Buff ideas:

Better Rogue tier 8th 9th. Like passive bonus to sneak attack or Guile on Kill passive.

More Ilussion, Trickster, Trap abillities. Not only from Wizard. Like convert Eyestrike, or Ranger Trap, Whispears of Threason.

More starting Guile. So you can spam abillities more.

 

Wizard Subclasses

This one is hard, and cant be done easy way. It requires more spells of no Evocation, which takes forever.

Change Subclass Penalty: -1PL to other schools, +20% recovery to other schools.

Gradually buff Other perks. Like Make Brutte suck less. It is possible. Just move it to Spiritshape level in POE1.

More spells on no Evocation. Transmutation is almost good (but not at top tiers).

Edited by evilcat
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Yeah, a level 20 trickster can cast wall of many colors twice per fight, then is just a weaker rogue with no resources for the rest of the fight. A wizard can do so much earlier, then still has all of the rest of their ample powers and suffers no penalty for the privilege of using this one spell. Not to mention, trickster gets wall of many colors at power level 9! By that point, most classes have extremely powerful abilities that they also get without any penalty.

 

That’s the problem with trickster. Using your trickster abilities eats into everything else you can do, in terms of resources, time and sneak attack damage. A trickster casting illusion spells is doing very little damage as a rogue and is worse at casting spells than a wizard. The class should be able to do a little of both, but because of resource costs, the steep damage penalty and casting times, it can’t do either very well. Strictly by the numbers, rogue or wizard in any other combination would do better.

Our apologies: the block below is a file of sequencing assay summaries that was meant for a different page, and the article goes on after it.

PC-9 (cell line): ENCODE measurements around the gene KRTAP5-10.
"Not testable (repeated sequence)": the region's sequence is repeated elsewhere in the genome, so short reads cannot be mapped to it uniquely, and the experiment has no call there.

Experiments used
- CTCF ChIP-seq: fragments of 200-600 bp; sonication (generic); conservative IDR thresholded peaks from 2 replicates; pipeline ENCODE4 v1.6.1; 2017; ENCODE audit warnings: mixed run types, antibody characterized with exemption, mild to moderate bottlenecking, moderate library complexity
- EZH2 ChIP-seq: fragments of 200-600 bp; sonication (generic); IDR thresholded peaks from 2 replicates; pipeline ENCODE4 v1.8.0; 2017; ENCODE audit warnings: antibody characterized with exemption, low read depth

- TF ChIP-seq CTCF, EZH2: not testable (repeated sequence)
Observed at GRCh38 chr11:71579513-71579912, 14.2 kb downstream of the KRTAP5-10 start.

Comparing the pure rogue you get two cast of Wall of Many Colors, lost -20% damage bonus, that's an additive bonus. Don't think it's a big deal and u get extra utility. If there's a rogue class that need uptune, it's not trickster but pure rogue.

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There's a symmetry there I appreciate, but I don't think it's true as a universal rule.  It also doesn't hold here, because even though Gaze of the Adragon says it's a 6 second paralyze, it's realistically a 9 second paralyze (adding in some power levels and intelligence) and the cast time should be well under 6 seconds with dexterity and rapid casting.  It's also a pretty big AoE.  In a vacuum I have no problem at all with it as a starting point.  Plenty of games where I would be thrilled to make that trade.

 

 

But in practice you're comparing it to dropping a Freezing Pillar on those targets, which is just a whole lot better.  With the way this game actually works, CC needs to be pretty powerful to compete with big nukes or physical damage dealers, especially with the resistance and inspiration systems that hard counter a lot of these spells.